Concur

Concur: (v) to be of the same opinion; agree.

Kindness doesn’t cost you anything but an occasional pint of ego.

I concur.

Men and women are not nearly as different as they are reported to be.funny wisdom on words that begin with a C

I concur.

Voting is the best way to prove that you’re a good citizen.

I do not concur.

Loving your neighbor begins by practicing with loving yourself.

I concur.

The citizens of the United States are more exceptional than those in the rest of the world.

I do not concur.

An education is best proven by how wisely you apply what you’ve learned.

I concur.

There are no contradictions in the Bible.

I do not concur.

Democrats and Republicans are just people who love to choose up sides.

I concur.

We are judged on how we treat others.

I concur.

There is a heaven and there is a hell.

I reserve judgment.

 

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Mr. Kringle's Tales...26 Stories 'Til Christmas

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Clue

Clue: (n) a piece of evidence

“There is a way that seems right unto a man…”

So true.

Even people who are crazy do things that honor what they think is right. That’s why right is often so wrong. Right does not need to prove
that it has a universal quality–just be sensible to one person.

That’s why we have laws. We can’t have three-hundred-fifty-million interpretations of right in the United States and think that we’ll be able to function. Yet even though there are rules, regulations and guidelines, human beings still feel what they think–is right.

Then they spend their whole lives searching for clues to prove their conclusions.

The problem? It’s not difficult.

If you want to step out today and establish a case for white people being stupid, there’s enough data available on the subject to support your claim. It certainly won’t be impossible to gather clues.

If your goal is to assert that men are different from women, and women from men, you will absolutely be able to find adequate examples to undergird your proclamation. There will be clues.

So there has to be some other way to determine actual value and lasting quality other than running it through our own personal prejudices.

What might be the clue for that?

I think perhaps the greatest clue to help us understand life on Earth is that no creature gains supremacy–just opportunity.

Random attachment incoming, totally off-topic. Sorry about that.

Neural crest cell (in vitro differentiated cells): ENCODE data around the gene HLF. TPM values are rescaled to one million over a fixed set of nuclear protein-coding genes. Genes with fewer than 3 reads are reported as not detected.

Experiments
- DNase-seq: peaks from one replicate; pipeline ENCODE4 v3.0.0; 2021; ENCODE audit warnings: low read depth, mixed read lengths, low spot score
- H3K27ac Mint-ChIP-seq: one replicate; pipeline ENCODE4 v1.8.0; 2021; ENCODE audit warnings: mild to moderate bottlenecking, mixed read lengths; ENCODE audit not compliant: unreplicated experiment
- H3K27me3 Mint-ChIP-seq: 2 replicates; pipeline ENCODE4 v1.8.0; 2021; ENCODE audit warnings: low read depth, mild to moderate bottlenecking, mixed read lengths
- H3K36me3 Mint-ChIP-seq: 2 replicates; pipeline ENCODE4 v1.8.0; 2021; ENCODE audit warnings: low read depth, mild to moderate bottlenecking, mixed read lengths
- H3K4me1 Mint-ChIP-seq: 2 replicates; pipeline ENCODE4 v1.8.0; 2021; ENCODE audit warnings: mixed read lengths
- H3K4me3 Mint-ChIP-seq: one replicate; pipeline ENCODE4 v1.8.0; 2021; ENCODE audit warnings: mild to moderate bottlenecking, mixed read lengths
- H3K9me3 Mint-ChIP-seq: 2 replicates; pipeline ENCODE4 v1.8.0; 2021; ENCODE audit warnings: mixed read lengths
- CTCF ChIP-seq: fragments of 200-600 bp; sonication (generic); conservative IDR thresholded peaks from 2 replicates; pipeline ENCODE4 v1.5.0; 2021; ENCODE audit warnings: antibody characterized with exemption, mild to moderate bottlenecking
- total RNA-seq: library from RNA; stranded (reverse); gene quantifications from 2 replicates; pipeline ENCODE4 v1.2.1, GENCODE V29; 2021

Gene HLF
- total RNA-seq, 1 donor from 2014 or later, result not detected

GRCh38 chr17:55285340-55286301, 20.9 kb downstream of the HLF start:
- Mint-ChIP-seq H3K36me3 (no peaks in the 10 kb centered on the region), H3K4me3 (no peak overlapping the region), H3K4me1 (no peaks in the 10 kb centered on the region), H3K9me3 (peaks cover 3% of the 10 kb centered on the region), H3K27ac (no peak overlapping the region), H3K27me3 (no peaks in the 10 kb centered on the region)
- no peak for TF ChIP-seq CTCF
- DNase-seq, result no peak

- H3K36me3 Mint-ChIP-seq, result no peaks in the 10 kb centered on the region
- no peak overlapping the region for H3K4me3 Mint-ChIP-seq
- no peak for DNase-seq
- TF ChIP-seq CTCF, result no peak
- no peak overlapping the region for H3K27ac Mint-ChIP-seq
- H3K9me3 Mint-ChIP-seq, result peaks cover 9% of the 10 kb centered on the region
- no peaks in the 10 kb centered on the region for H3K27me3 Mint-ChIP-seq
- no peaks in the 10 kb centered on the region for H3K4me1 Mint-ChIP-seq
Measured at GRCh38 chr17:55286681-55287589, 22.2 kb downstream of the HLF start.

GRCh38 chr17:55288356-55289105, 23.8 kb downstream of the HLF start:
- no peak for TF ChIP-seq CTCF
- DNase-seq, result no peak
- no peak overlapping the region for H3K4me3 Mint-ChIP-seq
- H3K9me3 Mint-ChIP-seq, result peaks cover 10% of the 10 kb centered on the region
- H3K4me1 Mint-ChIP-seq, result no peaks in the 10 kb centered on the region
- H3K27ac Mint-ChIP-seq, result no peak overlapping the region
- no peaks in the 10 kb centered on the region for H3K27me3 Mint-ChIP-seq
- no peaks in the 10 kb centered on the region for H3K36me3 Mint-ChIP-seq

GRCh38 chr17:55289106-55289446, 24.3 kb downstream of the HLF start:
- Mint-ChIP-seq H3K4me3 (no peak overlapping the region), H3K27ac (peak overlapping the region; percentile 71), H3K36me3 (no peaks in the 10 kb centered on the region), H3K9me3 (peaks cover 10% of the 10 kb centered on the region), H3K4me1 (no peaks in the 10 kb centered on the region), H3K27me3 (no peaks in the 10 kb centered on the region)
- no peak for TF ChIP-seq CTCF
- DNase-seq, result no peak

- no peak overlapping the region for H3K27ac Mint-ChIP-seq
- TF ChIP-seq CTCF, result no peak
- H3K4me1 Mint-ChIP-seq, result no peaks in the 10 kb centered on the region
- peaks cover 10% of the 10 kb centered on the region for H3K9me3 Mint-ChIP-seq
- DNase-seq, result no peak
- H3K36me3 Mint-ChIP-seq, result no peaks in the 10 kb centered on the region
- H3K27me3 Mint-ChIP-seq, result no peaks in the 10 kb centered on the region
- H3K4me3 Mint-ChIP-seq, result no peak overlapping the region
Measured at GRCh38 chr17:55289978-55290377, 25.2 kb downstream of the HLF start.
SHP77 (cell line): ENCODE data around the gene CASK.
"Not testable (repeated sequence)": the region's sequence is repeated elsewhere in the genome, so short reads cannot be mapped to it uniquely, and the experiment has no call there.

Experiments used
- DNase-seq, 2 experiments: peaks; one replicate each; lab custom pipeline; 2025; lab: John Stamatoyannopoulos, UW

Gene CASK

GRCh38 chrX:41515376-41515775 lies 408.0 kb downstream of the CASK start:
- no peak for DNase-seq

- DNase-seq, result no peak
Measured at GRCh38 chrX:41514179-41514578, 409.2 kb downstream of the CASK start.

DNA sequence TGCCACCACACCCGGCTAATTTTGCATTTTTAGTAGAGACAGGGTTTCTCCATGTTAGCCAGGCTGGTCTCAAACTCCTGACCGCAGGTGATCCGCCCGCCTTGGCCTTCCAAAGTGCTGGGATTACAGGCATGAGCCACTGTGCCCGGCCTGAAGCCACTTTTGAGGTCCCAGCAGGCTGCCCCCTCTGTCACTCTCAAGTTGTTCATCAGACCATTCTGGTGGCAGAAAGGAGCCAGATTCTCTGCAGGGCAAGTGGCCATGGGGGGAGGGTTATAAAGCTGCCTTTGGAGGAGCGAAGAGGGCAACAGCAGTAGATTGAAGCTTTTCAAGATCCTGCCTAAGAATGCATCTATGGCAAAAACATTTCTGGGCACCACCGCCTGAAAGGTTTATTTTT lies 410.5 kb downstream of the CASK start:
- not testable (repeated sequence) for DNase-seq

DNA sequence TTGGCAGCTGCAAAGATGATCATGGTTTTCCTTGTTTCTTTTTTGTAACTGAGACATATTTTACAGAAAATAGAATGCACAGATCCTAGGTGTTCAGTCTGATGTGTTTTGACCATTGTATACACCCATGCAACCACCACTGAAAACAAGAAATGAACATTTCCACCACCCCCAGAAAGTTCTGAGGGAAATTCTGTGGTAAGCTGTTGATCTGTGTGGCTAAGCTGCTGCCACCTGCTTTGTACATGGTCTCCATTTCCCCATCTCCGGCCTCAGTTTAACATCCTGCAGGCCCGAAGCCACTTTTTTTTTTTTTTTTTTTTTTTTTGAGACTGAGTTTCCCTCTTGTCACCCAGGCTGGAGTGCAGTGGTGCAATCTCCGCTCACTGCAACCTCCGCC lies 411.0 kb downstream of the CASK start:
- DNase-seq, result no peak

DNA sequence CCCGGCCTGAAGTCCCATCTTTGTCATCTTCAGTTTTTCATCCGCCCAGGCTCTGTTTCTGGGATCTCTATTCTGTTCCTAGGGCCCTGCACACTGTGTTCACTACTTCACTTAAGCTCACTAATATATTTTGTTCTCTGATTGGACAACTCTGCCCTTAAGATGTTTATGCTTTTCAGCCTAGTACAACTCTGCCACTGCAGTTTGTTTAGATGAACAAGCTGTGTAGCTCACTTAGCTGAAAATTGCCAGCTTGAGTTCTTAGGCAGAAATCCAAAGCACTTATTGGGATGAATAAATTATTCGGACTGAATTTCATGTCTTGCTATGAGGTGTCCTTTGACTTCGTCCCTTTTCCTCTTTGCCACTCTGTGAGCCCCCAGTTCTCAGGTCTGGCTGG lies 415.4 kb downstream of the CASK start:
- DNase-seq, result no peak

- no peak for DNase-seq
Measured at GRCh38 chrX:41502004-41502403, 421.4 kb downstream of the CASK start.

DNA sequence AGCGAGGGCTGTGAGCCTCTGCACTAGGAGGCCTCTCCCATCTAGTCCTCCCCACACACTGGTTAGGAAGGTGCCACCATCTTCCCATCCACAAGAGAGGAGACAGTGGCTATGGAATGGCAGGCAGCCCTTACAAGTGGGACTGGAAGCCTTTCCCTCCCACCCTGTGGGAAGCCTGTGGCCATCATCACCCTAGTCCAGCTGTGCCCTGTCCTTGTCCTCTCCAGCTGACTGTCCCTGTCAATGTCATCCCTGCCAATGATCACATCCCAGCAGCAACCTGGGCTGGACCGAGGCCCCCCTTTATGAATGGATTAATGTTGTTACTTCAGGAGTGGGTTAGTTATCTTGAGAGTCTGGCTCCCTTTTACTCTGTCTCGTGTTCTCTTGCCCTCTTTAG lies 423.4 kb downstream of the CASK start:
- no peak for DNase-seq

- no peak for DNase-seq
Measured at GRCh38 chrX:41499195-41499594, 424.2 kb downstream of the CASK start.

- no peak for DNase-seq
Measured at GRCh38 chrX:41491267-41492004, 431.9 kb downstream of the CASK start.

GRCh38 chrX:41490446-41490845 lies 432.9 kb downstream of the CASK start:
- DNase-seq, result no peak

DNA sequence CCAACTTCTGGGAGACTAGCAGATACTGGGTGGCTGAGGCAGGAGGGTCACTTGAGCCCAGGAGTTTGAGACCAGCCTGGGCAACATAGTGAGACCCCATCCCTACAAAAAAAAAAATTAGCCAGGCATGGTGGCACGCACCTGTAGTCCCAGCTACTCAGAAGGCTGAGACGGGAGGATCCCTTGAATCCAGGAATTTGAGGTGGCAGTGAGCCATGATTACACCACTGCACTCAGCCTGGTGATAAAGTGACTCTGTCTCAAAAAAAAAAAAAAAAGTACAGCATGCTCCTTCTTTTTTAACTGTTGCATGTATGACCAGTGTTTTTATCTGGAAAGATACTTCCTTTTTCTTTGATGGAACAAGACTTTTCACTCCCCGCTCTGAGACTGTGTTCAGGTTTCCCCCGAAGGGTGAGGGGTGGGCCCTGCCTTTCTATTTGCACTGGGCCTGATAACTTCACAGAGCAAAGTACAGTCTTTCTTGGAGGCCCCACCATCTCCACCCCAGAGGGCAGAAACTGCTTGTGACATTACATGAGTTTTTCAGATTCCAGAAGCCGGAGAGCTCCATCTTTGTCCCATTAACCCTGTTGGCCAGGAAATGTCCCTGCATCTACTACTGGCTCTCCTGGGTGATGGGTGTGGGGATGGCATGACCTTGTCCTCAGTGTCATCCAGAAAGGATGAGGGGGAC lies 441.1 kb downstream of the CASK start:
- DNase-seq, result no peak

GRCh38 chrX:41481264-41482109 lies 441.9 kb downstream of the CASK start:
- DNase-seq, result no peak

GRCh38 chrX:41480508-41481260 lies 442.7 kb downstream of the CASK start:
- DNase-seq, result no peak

Even though humans may be more intelligent than other creatures, these other members of the animal kingdom certainly have an edge on survival instinct. And since Earth runs on a delicate balance between survival and intelligence, then each one of us can take a clue from the cockroach.

The greatest clue in the Universe–we are welcome to participate, but not encouraged to control.

 

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Clean-shaven

Clean-shaven: (adj) description of a man without a beard or mustache.

I must be careful.

As I share my thoughts today, I must remind myself that there’s a danger of offering sour grapes–or souring the grapes that are available.

Yet I don’t like beards.

I have to admit that I am incapable of growing one. Underneath my chin hair will sprout, making me appear to be a Jewish rabbi, but on my cheeks I appear to have chihuahua skin. Yes, maybe you could call me the “German Hairless.”

When I was younger this created some despair in my soul because I was very concerned about my level of masculinity. For a time I even pretended to grow a beard. Every day, as I tried to groom it into some sort of creature of respect, it mocked me from the mirror.

My sons have beards, and there seems to be a rebirth of interest in them at this present time.

But I feel the beard is representative of too much macho, rugged, “frontiersman energy” in a time when we need to be gaining mutual humanity between the genders.

And truthfully, I think women like to look at beards, but feel much different when they’re up close and personal.

So I am ill-suited to write this essay. There should be some whiskered, wizened soul sharing the beauty of his manly landscape instead of clean-shaven me, sitting here, trying to present an argument for smoothness.

But you’re stuck.

I am clean-shaven but I am still a man. Just wanted to make that clear, in case there was any doubt.